Sunday, April 25, 2010
Why Are We Here?
We do not speak the Gospel in order to save the lost soul but to bring to the lost the blessed knowledge of what Christ has done that they might take their place with us and worship God with all their heart, mind, soul, body, and strength. Worship is the goal of everything -- it is the defining purpose of who we are as the Church and it is the reason why we were sent into the world in Christ's name. This description has a communal aspect to us that is so lost in so much of Christianity today. We were lost because sin took us out of communion with the Father and kept us from fulfilling our calling in creation to worship the Lord. We were saved because Christ took upon Himself our nature (yet without sin) in order to heal the breach, restore communion, and then restore to us the holy calling for which we were first made and now redeemed.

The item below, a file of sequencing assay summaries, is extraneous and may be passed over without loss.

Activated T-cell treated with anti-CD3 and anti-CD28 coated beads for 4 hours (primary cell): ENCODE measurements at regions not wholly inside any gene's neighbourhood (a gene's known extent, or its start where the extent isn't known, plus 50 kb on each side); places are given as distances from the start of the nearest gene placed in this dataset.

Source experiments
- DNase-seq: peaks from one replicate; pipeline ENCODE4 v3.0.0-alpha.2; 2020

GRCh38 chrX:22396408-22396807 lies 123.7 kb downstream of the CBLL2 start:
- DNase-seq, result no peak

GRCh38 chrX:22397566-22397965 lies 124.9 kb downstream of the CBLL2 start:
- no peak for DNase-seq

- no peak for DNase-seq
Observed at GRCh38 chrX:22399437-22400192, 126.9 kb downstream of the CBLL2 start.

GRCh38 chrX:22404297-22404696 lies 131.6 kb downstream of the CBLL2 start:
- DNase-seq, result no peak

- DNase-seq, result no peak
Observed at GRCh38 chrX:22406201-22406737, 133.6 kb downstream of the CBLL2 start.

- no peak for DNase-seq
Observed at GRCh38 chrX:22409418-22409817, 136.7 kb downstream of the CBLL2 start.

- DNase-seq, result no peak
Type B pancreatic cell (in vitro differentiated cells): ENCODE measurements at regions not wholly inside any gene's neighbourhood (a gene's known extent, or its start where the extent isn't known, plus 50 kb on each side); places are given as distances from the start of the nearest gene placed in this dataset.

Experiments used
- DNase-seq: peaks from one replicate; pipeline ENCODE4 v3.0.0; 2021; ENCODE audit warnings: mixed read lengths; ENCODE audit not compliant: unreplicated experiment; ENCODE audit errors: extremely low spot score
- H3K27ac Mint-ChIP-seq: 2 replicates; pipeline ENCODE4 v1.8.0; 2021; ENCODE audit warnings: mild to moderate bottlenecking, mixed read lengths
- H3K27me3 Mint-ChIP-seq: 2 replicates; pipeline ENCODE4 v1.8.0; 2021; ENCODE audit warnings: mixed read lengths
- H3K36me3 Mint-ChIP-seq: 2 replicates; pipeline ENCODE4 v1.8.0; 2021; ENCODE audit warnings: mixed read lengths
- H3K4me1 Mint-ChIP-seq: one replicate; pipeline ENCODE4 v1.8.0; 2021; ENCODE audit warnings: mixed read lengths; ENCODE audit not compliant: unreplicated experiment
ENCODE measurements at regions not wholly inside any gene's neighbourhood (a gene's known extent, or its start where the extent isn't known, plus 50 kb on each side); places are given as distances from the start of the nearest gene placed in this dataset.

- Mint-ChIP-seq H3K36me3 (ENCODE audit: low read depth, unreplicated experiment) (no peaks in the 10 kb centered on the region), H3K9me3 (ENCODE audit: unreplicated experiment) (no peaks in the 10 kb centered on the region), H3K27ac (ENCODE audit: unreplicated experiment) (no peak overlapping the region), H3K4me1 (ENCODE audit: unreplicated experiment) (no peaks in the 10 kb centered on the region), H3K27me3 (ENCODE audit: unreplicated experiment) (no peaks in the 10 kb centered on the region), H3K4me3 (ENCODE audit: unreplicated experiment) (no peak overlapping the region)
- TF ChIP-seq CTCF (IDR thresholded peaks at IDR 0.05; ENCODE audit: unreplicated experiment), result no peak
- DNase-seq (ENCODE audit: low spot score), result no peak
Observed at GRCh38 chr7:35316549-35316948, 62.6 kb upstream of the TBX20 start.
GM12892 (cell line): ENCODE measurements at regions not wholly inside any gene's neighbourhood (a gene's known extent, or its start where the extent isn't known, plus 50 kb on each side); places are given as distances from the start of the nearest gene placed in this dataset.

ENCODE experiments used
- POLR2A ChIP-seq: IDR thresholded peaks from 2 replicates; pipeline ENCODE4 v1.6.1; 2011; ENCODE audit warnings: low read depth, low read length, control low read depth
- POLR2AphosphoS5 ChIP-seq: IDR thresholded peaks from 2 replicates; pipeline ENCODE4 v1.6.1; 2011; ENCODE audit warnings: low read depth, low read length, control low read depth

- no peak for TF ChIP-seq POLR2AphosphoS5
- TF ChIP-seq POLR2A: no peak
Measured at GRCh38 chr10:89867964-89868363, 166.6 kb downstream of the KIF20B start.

Until Lutherans begin speaking in this way, we sound to the world like ritualistic Baptists who are concerned for the salvation of the soul and who worship God in some quirky way that is irrelevant to modern society and out of step with the times. Every time we speak and act with the same methods and vocabulary as generic Protestantism -- no matter what form that may take -- we only heighten the distance between us and the identity we have around the Word and Table of the Lord on Sunday morning. And worship becomes a matter of taste or style preference instead of the community of God whom He has called, gathered, enlightened, and sanctified through His Son, Jesus Christ, and the Spirit who makes Him known (or He will not and cannot be known). Worship is our highest and holiest calling, restored to us in baptism, and fulfilled not when we do what is pleasing to us or what fits the desires of our own hearts but when we speak back to Him the Word He has spoken to us, when we gather in invocation of that name applied to us in baptism's water, when we extend the right hand of fellowship through the absolution pronounced upon us and which we extend to one another in His peace, when we come to His Table to eat what is His body and to drink what is His blood hidden in bread and wine, when we respond with the prayers of a grateful heart and the song of praise that we learned from those who went before us and to which we add our own voice and song -- the best of all we have and are.